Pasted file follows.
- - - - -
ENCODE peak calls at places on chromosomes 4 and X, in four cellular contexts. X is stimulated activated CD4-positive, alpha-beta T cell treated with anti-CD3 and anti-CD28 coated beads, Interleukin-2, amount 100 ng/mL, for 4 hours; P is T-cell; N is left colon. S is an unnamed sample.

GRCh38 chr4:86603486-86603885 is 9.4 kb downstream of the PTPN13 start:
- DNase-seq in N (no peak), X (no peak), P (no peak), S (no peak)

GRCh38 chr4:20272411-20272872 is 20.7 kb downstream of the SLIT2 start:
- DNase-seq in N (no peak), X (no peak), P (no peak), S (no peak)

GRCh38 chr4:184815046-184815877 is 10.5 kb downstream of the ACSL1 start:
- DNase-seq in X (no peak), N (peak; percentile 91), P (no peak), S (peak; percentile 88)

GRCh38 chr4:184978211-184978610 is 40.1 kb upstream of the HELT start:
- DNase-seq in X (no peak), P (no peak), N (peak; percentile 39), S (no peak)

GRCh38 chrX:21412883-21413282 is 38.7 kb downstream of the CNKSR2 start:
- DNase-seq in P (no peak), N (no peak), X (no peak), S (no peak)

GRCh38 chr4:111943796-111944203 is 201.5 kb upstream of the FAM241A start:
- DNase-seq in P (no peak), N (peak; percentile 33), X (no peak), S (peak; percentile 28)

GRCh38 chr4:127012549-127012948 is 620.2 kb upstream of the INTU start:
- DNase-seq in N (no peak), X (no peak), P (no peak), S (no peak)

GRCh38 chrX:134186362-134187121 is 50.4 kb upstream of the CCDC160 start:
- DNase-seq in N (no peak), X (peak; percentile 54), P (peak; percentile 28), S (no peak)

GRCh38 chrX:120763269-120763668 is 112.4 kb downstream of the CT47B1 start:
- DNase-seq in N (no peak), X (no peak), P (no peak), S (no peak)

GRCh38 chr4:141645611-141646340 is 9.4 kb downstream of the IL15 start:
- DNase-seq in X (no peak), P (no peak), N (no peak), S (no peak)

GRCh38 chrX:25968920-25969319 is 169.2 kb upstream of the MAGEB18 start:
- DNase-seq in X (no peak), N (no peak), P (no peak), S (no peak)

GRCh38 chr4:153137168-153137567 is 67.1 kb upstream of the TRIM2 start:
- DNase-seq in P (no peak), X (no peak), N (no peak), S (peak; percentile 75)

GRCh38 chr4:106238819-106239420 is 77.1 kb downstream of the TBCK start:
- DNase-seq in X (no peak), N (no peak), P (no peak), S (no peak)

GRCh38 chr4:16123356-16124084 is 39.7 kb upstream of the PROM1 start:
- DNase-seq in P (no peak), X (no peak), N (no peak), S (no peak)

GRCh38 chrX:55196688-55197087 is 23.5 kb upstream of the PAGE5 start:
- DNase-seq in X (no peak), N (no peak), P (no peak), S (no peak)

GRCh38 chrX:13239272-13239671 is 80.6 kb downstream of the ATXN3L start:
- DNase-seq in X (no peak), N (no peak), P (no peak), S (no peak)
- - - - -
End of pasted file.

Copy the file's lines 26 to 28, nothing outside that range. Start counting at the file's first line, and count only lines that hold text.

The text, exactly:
GRCh38 chr4:106238819-106239420 is 77.1 kb downstream of the TBCK start:
- DNase-seq in X (no peak), N (no peak), P (no peak), S (no peak)

GRCh38 chr4:16123356-16124084 is 39.7 kb upstream of the PROM1 start: